The War on Drugs: Bringing the Monster to Life
Make no mistake - America’s war on drugs has always been essentially a race war. Whether Native American, Mexican, or African American, drugs have helped civilized folk justify their desire to discriminate. Even the very first drug laws passed in San Francisco in 1875, which banned the smoking of opium in opium dens, were specifically aimed at the “tens of thousands of Chinese men and boys who had been imported into the U.S. during the 1850s and 1880s to build the great western railroads.”[i] Those who passed such laws justified them by saying too "many women and young girls, as well as young men of respectable families, were being induced to visit the Chinese opium-smoking dens, where they were ruined morally and otherwise."[ii] As it was in the beginning, is now, and perhaps ever will be, the lowest forms of racism are always practiced in the name of the highest moral imperatives.
Ironically enough, America’s growing number of opium users were simply the price of capitalism, war, and globalization. With regards to globalization, America can thank the British. By waging and winning two Opium Wars - fought from 1839 to 1842 and again from 1856 to 1860 – the British force fed China with opium from India. In turn, enterprising Americans introduced more opium from Turkey, "which was of lower quality but cheaper." This "competition drove down the price of opium and increased sales.”[iii] The addicts that soon followed, then as now, were both the source of cheap labor and the victims of legalized racism.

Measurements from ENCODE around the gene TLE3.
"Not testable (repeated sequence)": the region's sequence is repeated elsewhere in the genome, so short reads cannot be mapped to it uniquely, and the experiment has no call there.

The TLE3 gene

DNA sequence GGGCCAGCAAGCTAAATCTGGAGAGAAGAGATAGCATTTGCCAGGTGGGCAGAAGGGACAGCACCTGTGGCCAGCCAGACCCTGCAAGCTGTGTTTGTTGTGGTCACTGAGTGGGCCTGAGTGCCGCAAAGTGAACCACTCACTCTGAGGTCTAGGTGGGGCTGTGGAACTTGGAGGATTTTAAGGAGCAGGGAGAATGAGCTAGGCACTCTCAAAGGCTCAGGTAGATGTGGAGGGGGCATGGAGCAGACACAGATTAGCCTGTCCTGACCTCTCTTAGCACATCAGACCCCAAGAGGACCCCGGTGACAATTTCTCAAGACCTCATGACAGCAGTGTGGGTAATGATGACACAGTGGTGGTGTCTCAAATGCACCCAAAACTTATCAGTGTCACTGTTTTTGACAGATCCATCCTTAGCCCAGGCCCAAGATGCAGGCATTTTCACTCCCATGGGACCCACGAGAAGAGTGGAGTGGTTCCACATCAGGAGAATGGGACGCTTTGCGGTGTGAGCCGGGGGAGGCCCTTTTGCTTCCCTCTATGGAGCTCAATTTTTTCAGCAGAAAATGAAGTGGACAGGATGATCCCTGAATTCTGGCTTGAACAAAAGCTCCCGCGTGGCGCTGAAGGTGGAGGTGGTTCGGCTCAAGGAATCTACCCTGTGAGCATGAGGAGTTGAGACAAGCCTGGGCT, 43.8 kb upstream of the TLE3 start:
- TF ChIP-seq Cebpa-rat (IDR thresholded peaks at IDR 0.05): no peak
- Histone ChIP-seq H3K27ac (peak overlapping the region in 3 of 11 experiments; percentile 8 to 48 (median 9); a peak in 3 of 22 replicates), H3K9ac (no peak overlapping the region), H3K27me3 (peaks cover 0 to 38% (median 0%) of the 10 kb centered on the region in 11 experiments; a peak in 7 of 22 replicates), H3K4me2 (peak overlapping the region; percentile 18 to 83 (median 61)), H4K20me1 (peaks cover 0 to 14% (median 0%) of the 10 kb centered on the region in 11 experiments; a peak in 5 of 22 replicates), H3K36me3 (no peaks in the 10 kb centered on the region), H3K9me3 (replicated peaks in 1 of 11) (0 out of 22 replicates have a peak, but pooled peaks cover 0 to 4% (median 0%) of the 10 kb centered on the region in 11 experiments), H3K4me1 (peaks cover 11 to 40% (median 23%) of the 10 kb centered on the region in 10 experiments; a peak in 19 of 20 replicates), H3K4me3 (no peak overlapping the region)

With regards to war, it turned out that most of America’s opium addicts were not migrant workers but home grown patriots. During the Civil War, hospitals in the North inadvertently hooked their wounded soldiers on morphine and opium. While the Confederate army was so poor it had to treat its wounded with whiskey, the North, in fighting against slavery on the battlefield, was unwittingly sowing the seeds for a new slavery in its hospital beds. In essence, Union soldiers who fought to end the ignorance of slavery were subsequently turned into addicts out of the ignorance of their doctors, and turned into convicts thereafter out of the ignorance of their legislators. As a result, many who fought to free slaves ended up being imprisoned because of it.
Lastly, with regards to capitalism, patent medicines and “snake oils” both relied on cocaine or morphine to “cure whatever ails you,” which had the effect of turning “a large number of agrarian housewives” into the same kind of addicts now being incarcerated in droves. From Coca-Cola using cocaine in its soft drink from 1886 to 1900, to Bayer Pharmaceutical Products selling heroin over the counter in 1889,[iv] drug addiction in America has proved to be a profitable business, one way or another.
Thanks in part to people like Upton Sinclair and his book The Jungle, which told of abysmal conditions in a Chicago meat packing plant, the Federal Government passed the Pure Food and Drug Act in 1906. This act ended the patent medicine industry but not by prohibiting the use of the drugs such medicines contained, but by simply “requiring that all medications contain accurate labeling of their contents.”[v]